Want to know the biggest mistake I notice parents make it when it comes to toddler sleep?
They transition to milestones too early!
And I get it–many parents are excited to move away from the “baby” stage.
But oftentimes transitioning to more mature sleep patterns or habits can backfire BIG TIME.
So today, I’m sharing 3 things you might be doing too early when it comes to toddler sleep training.
#1 The Crib to Toddler Bed Transition
The crib to toddler bed transition is something I tell parents to put off for as long as possible.
Oftentimes, parents tell me they want to move their toddler to a bed because they need the crib for a new baby.
Or that their toddler started climbing out of the crib so they need to move him to a bed for safety reasons.
But I’m here to tell you that the longer you wait to move your little one to a bed, the better.
Why? Because most toddlers have zero impulse control, which makes it nearly impossible for them to stay in a bed when they’d rather explore their rooms or hang out with their parents.
Not being confined to those four crib walls is a recipe for disaster!
What can you do instead?
If you need a crib for a new baby and don’t want to fork over the cash, considering borrowing one from a friend or scouring Craig’s List, Facebook Marketplace, or yard sales for a good deal.
And if your toddler is a climber, use a sleep sack, which will keep him from getting his leg over the railing.
BONUS TIP: If your toddler can unzip his sleep sack, put it on backwards!
#2: Dropping the Second Nap
It’s tempting to drop that second nap, isn’t it? You feel trapped by the nap routine and being stuck at home isn’t fun.
But hold on to that nap for as long as possible, because toddlers–especially young toddlers–need plenty of day sleep to make it through the evening and get a good night’s rest.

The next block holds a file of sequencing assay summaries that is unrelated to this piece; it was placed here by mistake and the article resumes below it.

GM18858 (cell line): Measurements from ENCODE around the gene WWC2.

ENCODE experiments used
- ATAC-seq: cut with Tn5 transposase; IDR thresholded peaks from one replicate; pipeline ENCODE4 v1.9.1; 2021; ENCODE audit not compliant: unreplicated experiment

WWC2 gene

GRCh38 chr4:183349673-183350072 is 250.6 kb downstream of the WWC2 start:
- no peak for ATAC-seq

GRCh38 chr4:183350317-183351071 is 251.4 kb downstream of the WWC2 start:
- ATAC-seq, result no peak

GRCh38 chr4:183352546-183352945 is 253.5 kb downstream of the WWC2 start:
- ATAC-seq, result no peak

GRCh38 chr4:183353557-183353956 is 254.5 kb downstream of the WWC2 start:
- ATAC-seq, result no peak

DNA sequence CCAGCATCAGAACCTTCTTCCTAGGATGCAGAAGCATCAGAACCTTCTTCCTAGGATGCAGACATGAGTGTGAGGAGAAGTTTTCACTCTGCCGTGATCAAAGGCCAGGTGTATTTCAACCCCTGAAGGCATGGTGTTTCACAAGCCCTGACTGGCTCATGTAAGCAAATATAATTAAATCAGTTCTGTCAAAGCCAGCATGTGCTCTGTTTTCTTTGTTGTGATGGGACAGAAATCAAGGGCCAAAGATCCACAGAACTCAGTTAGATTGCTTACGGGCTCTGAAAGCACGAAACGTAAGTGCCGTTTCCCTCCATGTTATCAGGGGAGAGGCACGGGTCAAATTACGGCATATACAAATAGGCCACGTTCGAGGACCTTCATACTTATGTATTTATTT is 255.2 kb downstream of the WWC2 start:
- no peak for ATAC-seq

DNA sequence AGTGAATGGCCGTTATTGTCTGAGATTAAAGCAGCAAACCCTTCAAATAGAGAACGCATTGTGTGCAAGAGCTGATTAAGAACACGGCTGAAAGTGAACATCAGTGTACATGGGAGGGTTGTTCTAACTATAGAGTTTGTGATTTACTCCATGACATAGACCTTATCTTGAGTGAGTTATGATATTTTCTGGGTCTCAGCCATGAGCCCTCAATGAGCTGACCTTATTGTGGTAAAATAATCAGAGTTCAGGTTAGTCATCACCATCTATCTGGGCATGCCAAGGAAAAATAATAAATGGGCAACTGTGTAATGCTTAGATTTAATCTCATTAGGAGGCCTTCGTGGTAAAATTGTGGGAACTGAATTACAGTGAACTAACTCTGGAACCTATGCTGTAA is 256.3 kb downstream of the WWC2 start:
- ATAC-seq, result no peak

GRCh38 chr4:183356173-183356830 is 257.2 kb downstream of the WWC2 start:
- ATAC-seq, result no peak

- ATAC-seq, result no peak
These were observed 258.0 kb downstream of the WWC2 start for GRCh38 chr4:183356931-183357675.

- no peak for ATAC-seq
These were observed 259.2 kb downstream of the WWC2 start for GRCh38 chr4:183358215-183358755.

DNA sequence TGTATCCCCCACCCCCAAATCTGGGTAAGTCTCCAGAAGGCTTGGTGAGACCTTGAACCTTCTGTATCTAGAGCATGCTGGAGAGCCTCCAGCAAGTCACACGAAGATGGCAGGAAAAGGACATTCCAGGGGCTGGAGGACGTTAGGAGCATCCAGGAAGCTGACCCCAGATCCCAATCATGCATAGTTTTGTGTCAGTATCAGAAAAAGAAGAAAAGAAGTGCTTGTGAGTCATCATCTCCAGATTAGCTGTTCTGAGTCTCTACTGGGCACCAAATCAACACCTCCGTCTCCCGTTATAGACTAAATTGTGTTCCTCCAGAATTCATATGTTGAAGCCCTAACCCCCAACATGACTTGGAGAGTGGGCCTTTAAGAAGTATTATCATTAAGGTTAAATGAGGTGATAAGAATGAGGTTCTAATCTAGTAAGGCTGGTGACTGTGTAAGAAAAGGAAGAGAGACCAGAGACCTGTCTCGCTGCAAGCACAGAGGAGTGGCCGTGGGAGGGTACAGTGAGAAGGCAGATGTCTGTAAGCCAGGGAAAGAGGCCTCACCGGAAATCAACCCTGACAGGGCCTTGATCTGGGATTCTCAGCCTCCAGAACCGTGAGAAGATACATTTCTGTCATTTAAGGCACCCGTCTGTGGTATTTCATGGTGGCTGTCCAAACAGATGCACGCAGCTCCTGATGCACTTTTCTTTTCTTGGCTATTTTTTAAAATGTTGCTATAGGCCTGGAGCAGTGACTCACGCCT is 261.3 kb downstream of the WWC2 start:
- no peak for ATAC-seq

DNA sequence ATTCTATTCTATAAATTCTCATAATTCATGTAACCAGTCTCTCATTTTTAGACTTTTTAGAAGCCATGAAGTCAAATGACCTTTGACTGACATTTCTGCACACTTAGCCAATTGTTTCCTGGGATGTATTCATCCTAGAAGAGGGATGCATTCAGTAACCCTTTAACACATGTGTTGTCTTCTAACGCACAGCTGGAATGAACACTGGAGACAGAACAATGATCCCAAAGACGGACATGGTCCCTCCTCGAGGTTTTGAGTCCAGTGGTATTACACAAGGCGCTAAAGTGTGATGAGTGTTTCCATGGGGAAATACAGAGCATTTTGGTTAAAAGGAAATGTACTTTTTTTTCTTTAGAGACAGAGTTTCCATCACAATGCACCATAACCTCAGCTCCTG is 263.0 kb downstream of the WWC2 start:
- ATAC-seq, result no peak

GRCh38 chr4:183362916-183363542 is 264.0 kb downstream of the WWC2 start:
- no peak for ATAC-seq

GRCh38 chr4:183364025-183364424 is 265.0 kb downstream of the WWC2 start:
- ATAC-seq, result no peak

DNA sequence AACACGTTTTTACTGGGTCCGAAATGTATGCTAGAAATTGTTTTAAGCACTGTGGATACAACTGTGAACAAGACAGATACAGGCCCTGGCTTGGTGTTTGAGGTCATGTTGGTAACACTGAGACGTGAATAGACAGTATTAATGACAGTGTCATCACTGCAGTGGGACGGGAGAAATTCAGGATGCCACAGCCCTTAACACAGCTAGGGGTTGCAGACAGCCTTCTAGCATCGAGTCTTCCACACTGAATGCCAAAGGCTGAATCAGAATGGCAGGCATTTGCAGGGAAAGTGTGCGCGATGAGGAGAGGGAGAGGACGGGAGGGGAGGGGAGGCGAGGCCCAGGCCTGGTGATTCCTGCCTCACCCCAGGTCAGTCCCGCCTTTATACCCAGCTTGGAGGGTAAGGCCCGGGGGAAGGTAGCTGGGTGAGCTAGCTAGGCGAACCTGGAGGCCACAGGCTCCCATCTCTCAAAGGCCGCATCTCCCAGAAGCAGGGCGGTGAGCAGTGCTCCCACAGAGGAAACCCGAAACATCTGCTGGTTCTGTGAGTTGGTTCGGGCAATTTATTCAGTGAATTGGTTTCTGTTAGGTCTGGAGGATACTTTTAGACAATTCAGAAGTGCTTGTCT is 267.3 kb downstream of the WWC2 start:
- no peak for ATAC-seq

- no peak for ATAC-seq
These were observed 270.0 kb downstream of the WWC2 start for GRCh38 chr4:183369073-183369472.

You read that right: if your toddler doesn’t get an adequate amount of day sleep, they’ll probably be overtired by bedtime and have a harder time falling (and staying!) asleep at night.
So how do you know when it’s finally time to drop the second nap?
First, your child should be at least 12-18 months old (preferably closer to 18 months).
If they fight or downright refuse their second nap for two weeks but take their morning nap with no problem, or if they consistently have a difficult time falling asleep at night, it might be time to transition to a one-nap schedule.
I suggest holding off as long as possible. A good way to do this is to push out the morning nap slowly over a number of days–maybe 15 mins every 3 days until your child is closer to the midday nap and a second nap will not be needed.
As you spend some time pushing out the first nap, the second one can become more of rest time until it is eliminated all together.
#3 Introducing a Later Bedtime
I can’t tell you how many times a parent has told me something like this: “My toddler wakes up so early, so we pushed her bedtime back and now sleep is a mess!”
A later bedtime very rarely means your child will sleep later in the morning. In fact, it often results in an overtired toddler who not only wakes up early, but also has frequent night wakings and tantrum filled days.
And get this: as your toddler begins to drop naps, you’ll probably have to put them to bed even earlier.
So remember: Any wake-up after 6 a.m. is considered appropriate for a toddler. The best way to ensure they’ll sleep later is to leave them alone in their crib until 7 a.m. (or as long as possible).
To Sum It Up
While it might be tempting to rush through the “baby” stage, there are three transitions you should put off for as long as possible:
1. The crib to toddler bed transition
2. Dropping the 2nd nap
3. Introducing a later bedtime
And if you find yourself needing help with your toddler’s sleep? Reach out! I offer a variety of sleep packages to help your family get the sleep it needs!